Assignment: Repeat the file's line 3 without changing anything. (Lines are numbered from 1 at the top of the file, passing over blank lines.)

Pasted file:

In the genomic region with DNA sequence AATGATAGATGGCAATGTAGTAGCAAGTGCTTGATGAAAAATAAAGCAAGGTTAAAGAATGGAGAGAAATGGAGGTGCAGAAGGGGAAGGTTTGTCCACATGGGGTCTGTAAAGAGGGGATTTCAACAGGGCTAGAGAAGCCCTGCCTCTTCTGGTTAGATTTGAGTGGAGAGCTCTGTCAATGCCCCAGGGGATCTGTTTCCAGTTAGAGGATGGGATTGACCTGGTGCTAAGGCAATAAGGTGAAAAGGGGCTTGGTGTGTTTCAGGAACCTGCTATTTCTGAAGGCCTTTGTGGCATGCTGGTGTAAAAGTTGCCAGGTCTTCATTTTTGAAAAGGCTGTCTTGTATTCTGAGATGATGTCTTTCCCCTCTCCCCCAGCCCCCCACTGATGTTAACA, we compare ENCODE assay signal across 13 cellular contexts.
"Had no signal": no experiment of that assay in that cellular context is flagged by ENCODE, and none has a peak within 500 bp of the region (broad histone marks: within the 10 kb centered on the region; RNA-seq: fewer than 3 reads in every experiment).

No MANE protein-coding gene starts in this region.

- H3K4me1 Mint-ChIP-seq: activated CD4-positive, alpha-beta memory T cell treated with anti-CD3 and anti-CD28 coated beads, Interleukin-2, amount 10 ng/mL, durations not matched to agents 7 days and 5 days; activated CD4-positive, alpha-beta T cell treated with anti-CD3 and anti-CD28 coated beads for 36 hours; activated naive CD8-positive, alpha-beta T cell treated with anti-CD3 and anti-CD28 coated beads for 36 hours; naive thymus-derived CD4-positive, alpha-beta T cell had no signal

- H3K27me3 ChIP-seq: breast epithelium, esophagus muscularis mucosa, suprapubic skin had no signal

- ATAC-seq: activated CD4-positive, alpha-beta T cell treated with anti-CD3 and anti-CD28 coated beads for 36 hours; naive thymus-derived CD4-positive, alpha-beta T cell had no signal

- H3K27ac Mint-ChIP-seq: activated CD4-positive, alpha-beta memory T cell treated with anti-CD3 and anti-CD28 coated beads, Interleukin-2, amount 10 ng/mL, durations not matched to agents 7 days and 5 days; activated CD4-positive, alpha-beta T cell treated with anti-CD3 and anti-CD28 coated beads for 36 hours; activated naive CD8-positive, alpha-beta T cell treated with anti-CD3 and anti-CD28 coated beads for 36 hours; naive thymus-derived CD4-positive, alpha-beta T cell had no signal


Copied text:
No MANE protein-coding gene starts in this region.